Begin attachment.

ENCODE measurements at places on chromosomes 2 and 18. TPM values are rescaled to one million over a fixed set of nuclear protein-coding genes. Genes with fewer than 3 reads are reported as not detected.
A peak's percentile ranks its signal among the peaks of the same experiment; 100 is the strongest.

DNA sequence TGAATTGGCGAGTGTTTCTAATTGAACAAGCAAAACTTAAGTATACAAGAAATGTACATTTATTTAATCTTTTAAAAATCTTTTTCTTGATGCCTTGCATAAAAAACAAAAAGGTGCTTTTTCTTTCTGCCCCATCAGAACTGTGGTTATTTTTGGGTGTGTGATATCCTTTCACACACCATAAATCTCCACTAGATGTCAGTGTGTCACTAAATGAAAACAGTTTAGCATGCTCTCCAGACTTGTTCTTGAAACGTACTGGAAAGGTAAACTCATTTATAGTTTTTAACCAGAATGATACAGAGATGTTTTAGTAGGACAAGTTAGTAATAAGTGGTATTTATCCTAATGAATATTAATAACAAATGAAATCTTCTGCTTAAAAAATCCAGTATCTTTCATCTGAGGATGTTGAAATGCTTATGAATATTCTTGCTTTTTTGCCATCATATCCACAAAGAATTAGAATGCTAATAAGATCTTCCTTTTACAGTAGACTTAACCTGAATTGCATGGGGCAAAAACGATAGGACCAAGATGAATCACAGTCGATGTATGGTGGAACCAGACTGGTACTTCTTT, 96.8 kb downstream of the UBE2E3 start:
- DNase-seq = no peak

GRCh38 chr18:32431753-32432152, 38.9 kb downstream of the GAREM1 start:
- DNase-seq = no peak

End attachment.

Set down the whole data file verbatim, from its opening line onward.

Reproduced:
ENCODE measurements at places on chromosomes 2 and 18. TPM values are rescaled to one million over a fixed set of nuclear protein-coding genes. Genes with fewer than 3 reads are reported as not detected.
A peak's percentile ranks its signal among the peaks of the same experiment; 100 is the strongest.

DNA sequence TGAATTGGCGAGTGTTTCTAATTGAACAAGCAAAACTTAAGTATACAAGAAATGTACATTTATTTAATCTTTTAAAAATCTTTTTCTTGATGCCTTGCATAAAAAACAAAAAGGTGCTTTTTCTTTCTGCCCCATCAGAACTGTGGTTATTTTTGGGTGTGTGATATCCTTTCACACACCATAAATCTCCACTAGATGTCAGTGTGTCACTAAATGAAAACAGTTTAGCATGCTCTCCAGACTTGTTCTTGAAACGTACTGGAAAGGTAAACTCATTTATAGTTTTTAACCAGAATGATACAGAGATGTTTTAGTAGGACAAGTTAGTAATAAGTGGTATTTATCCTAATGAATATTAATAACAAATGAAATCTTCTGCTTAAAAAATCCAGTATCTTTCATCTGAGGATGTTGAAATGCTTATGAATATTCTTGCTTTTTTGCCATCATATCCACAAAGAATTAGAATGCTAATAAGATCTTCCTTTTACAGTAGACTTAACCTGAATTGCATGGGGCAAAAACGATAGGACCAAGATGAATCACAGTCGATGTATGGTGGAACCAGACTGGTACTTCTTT, 96.8 kb downstream of the UBE2E3 start:
- DNase-seq = no peak

GRCh38 chr18:32431753-32432152, 38.9 kb downstream of the GAREM1 start:
- DNase-seq = no peak